First Igbo Summit decries marginilisation of Ndigbo in Nigeria

….demands renegotiation on basis of co-existence
By Valentine Amanze

The maiden Igbo National Summit has condemned the continued marginalisationand neglect of Ndigbo (Igbo people) in Nigeria over the years.
The summit gave the damning verdict
in Enugu on Friday, August 22, after a thorough examination of the plight of the people of SouthEast Nigeria (Igbo land).
The summit expressed apprehension on the deliberate act by the British colonial authorities who, through manipulation of the Federal structure and census, left power in the hands of the Fulani minority.
Also, the participants noted that the Federal Republic of Nigeria as it exists today was a phantom political state which had lost all the basic principles of rule of law, justice, equity and humane values; as anarchy now prevails in all spheres of the society.
Key frontline Igbo organizations and major stakeholders with representatives from all Igbo states were in attendance to examine the insecurity in the region, under the banner, “Peace, Security and Development of Alaigbo and Her Neighbours.”
The event, which was presided over by His Royal Majesty, Igwe Lawrence Agubuzu, the chairman, Enugu State Council of Traditional Rulers, was assisted by His Lordship, Bishop Obi Udezue Onubogu, the Overseer, Rock Cathedral, Enugu.
A communiqué released after deliberations noted that Alaigbo had been left in ruins without any effort to rebuild it since the end of the war.

Part of their submission is that “the territory known as the Federal Republic of Nigeria was initially created by the British colonial authority mainly to advance its colonial interests.
“That since the amalgamation of the territory consisting of several major and smaller nationalities in 1914, the region has known no stability, but rather has witnessed incessant crises resulting in the Biafra war of 1967.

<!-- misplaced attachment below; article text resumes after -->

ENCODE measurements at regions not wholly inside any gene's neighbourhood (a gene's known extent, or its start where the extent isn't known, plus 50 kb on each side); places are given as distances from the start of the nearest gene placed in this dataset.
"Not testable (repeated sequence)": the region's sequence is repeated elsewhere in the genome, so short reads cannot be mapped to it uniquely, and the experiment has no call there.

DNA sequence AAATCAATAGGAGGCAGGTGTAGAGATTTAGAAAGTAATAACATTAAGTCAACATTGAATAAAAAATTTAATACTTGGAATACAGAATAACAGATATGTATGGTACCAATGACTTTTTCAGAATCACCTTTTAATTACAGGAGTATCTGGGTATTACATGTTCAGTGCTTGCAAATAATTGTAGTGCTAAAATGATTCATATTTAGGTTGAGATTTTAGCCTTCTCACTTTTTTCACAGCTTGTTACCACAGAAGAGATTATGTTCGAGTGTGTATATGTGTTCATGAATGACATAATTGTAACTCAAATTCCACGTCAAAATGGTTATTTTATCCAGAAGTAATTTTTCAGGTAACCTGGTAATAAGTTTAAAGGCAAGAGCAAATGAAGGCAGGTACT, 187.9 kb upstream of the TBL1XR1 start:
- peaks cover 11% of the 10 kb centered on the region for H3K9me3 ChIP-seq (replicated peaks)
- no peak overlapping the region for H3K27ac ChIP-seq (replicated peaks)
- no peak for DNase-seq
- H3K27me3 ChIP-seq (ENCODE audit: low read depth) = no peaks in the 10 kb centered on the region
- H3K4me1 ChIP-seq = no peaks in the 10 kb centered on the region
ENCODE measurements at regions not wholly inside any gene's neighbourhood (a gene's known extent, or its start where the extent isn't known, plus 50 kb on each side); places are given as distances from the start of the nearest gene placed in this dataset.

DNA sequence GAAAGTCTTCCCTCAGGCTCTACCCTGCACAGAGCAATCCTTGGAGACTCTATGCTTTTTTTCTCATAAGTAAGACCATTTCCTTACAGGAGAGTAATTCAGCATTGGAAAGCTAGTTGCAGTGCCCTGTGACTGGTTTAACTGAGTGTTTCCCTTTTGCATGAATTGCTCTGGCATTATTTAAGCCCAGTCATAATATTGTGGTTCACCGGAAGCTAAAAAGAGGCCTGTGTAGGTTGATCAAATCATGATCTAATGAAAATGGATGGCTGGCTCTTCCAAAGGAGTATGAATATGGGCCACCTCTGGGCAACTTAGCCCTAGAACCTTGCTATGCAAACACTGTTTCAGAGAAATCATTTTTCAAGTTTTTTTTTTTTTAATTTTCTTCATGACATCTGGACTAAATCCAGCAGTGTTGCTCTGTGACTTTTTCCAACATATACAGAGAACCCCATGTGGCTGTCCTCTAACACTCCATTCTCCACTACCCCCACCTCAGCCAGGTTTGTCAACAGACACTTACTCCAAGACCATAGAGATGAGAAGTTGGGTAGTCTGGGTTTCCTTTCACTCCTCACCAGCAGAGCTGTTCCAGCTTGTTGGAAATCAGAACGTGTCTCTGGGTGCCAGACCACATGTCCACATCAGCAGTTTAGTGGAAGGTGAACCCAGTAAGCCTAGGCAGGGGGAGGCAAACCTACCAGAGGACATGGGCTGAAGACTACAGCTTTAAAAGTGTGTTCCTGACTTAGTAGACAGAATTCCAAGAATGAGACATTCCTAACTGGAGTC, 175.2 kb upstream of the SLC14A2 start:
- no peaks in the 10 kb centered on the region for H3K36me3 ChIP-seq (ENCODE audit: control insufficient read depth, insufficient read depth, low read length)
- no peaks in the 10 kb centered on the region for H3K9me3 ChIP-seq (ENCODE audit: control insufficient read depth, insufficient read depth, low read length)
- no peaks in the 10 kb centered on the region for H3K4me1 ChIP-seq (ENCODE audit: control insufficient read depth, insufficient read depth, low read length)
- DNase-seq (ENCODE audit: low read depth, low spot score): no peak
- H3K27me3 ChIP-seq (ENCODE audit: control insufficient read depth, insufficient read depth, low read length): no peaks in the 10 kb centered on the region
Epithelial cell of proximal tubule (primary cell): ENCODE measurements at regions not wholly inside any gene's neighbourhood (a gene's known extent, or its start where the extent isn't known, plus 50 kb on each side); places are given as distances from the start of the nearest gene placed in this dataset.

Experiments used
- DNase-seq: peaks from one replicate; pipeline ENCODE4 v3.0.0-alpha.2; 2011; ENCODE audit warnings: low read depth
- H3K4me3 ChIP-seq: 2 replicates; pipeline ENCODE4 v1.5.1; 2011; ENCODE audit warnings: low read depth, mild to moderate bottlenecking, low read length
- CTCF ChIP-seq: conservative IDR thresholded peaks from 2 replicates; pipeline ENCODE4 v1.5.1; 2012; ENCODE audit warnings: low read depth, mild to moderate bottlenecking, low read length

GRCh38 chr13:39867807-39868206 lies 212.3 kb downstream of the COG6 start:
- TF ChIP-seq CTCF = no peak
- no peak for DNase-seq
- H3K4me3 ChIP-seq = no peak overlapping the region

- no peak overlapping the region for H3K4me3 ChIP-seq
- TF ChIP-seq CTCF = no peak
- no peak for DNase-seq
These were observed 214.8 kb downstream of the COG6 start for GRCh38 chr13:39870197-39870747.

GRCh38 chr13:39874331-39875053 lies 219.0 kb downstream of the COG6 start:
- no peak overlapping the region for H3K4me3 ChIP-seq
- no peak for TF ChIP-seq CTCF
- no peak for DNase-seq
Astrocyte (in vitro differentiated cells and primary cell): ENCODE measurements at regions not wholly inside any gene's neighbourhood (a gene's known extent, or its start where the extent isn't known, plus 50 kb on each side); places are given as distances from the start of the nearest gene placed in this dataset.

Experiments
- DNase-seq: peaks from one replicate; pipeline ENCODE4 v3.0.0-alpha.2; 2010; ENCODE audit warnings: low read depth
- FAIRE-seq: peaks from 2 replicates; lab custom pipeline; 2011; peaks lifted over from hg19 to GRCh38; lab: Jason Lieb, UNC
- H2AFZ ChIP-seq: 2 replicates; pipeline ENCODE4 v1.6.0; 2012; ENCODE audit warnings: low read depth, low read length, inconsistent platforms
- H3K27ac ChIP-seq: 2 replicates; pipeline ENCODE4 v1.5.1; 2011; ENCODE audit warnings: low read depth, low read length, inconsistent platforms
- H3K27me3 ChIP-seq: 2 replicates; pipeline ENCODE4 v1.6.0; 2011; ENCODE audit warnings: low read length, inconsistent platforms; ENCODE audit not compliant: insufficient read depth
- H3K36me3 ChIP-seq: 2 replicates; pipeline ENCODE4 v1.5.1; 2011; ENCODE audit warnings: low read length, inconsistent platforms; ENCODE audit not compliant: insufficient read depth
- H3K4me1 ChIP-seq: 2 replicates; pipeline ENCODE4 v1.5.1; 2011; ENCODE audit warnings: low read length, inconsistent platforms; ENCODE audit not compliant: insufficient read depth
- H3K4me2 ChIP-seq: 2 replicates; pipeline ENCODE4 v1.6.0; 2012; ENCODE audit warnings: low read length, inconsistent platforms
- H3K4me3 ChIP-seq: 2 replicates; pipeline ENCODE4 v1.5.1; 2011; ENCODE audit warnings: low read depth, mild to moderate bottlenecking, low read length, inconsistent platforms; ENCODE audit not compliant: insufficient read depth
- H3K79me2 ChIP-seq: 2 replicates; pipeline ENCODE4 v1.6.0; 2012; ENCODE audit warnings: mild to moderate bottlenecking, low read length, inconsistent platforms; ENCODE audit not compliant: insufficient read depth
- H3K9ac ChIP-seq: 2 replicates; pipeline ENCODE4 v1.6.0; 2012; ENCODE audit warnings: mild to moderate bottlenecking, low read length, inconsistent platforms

"That war saw the worst state of a pogrom in which over three million people mainly Igbo citizens were brutally killed and the territory devastated, while at the end of the war left Alaigbo and her neighbours in ruins with no efforts since then to rebuild the region.
"That the endemic instability in the Federation has been due to an inherent incompatibility of values between the dominant religions, traditions, and cultures of its indigenous ethnic nationalities. But this has been made worse by the deliberate act of manipulation by the British colonial authorities who, through manipulation of the Federal structure and census, left power in the hands of the Fulani minority.
"What is more, political stability is anchored on the fundamental principles of democracy, rule of law and equity. Unfortunately, the Fulani minority does not understand, let alone believe in these basic norms of coexistence among peoples. This truth has been brazenly asserted by the Fulani National Movement (FUNAM) when, in a recent statement in which they declared their resolve to fully conquer the rest of the Federation, FUNAM referred to what it called “irresponsible Western notion of democracy”, which it said the British imposed in Nigeria to undermine their territorial ambition.”
Against the background of what they described as worrisome escalating insecurity, fear, and horror in our Homeland" they declared that their people were no longer willing to live a life of meaningless existence in the Federal Republic of Nigeria.
They, therefore, called for a renegotiation of the basis of co-existence with their neighbours.

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